It is Monday morning; 9am. Armpits have earned their first patch of sweat. People pack the local train stations; make sure your health and life insurances are updated, bring your GoPros, and step into the toughest urban wilderness India has to offer. Mumbai.
Two things run Mumbai. Local trains and vada pav. If a segment of the former is delayed or suspended, the city still manages to find its feet. But should the latter go out of sight for a day, the city will come to a standstill. Never screw with a Mumbaikar about his vada pav.
Just as there is no such thing as too many people in Mumbai, there is no such thing as too much spit... in revolting red.
I have been meaning to write about Mumbai since the time I moved here for good. Twenty months ago. But I couldn't, or rather, didn't want to. I was buying more time to see if Mumbai would come to be a part of me, as much as I was becoming a part of Mumbai. The generous might have the heart to love and not be loved. Not me. If I loved, I'd expect nothing less in return.
When you are in Mumbai, things work on the principles of stage diving. All you need to do is jump and the crowd will take care of your momentum. Mumbai's a mother with 25,000,000 children in her 603 sq km house. If rubbing shoulders could generate revenue, Mumbai would make a killing.
Just as there is no such thing as too many people in Mumbai, there is no such thing as too much spit. Almost everybody, unanimously, anonymously, adorns the cityscape with modern art, mostly in revolting red. No other spitters in the country wield the dexterity, audacity, and avidity of Mumbai's spitters. If Jaipur is the pink city, Mumbai is the red one.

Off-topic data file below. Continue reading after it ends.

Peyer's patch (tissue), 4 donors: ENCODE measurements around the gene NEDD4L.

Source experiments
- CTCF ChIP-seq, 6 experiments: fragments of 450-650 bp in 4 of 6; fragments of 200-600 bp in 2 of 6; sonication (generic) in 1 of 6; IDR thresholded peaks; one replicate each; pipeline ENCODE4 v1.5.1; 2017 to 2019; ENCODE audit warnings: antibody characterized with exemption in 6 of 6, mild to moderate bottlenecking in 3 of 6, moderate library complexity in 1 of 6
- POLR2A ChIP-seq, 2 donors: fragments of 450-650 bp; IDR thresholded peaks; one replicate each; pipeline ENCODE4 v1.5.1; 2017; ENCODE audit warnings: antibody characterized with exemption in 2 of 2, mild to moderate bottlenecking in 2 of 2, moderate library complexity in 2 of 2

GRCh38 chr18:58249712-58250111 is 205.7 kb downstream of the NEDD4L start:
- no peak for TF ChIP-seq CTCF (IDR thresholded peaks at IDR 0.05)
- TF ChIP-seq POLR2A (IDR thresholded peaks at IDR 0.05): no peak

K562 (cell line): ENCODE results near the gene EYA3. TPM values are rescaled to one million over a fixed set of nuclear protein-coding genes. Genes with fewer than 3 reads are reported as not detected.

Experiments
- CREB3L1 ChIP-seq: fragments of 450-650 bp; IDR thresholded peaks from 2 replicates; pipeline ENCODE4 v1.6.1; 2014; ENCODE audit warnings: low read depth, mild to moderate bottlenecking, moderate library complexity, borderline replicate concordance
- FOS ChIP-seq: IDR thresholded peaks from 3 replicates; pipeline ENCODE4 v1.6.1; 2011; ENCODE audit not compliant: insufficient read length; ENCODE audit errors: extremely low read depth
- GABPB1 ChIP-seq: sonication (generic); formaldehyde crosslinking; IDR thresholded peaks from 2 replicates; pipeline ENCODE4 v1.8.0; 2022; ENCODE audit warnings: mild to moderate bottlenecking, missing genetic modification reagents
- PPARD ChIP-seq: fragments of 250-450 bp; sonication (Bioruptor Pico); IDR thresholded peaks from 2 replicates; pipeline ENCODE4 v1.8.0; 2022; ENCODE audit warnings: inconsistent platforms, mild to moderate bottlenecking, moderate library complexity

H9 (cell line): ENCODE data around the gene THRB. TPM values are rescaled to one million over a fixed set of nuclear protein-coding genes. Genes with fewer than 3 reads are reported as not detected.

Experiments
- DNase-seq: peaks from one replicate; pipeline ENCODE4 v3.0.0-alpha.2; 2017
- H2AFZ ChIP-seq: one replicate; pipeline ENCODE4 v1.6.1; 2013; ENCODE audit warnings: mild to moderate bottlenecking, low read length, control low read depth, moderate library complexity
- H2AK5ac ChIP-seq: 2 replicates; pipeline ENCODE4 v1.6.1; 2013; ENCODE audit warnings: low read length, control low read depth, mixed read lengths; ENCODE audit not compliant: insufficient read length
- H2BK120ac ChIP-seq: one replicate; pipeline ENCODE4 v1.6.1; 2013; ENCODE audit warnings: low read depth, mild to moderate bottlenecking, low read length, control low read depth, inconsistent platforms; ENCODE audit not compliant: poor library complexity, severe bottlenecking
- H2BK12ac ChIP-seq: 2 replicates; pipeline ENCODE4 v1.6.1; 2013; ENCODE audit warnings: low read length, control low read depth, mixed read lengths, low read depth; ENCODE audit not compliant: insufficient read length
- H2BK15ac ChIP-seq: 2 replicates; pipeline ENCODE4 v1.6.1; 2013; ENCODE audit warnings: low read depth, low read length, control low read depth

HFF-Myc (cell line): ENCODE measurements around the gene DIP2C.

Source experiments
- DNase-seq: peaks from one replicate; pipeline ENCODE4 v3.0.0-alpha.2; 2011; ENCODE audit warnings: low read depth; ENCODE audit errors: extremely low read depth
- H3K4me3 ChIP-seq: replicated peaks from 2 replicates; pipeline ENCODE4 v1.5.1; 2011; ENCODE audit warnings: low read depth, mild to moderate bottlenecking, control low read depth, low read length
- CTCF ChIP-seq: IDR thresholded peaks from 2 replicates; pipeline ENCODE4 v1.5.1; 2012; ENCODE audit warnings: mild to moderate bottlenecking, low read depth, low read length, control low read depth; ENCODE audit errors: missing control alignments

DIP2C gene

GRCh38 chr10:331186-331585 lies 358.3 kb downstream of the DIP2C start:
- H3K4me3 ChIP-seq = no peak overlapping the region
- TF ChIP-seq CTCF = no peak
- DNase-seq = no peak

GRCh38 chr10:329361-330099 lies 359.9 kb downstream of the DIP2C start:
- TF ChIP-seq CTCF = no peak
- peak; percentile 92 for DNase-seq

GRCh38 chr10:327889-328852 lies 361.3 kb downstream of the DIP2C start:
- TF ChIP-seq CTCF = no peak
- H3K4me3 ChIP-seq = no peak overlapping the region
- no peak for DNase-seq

Luckily for us, the fiendish reds are castrated of their virility by the contrasting trademark yellows and blacks of the taxis and auto rickshaws that pepper the streets. Unlike the drivers of taxis and autos in Bangalore, Chennai or Hyderabad, Mumbai's private transport riders don't hold your hair and demand a whimsical fare for your ride. You give what the meter says. They will give you back what's due. This gravity of fairness, even to this day, makes me want to cry in joy. Although, I must admit that Mumbai autos do need a seat belt. Some of the drivers are convinced that what they have is a McLaren, not a three-wheeled passenger vehicle.
Mumbai may not guarantee a foolproof conversion of your dream to a fairy tale. But it will most certainly give you the inspiration to jump down that rabbit hole.
I hate comparisons, but sometimes you need them for context. In the South Indian cities that I have visited and lived in, decent auto rides come to you only if you got out of bed on the right side. In Bangalore, the prices differ based on your ability to speak Kannada, the language of the state. In Tamil Nadu, the prices vary depending on the driver's mood and how rough and tough you look. If you have the body of Baahubali in Baahubali 2, your ride might even come with a discount. And if you are in Hyderabad, boy—be ready to bid goodbye to your credit card, your debit card, and yes... your wallet. In Hyderabad, you don't just pay the charges for your ride, you pay the EMI for the vehicle that you just boarded.
The women to men equilibrium, the rich to poor disparity, the dynamic to regressive outlook... Mumbai is revitalising every dawn with a constant improvisation of an anaemic utopianism that is still deep down in the belly bigoted and unsecular. But hey, women feel safe, the city gets its good night's sleep (sadly it can no longer live up to the tag of "the city that never sleeps"), the cows are safe, Dharavi is still standing having generated US$ 1 billion last year, housing societies have more "rights" than the law, and Karan Johar is alive.
Mumbai is a place where your legs hang, while your heart goes into the abyss. It's a place where your hands sing, while your spine surfs the ripples. It's a place where your chest flies, while your brain rides a new wave. One that only you know. Mumbai may not guarantee a foolproof conversion of your dream to a fairy tale. But it will most certainly give you the inspiration to jump down that rabbit hole. It's a city that lives for you, even if you don't intend on returning the favour.Suggest a correction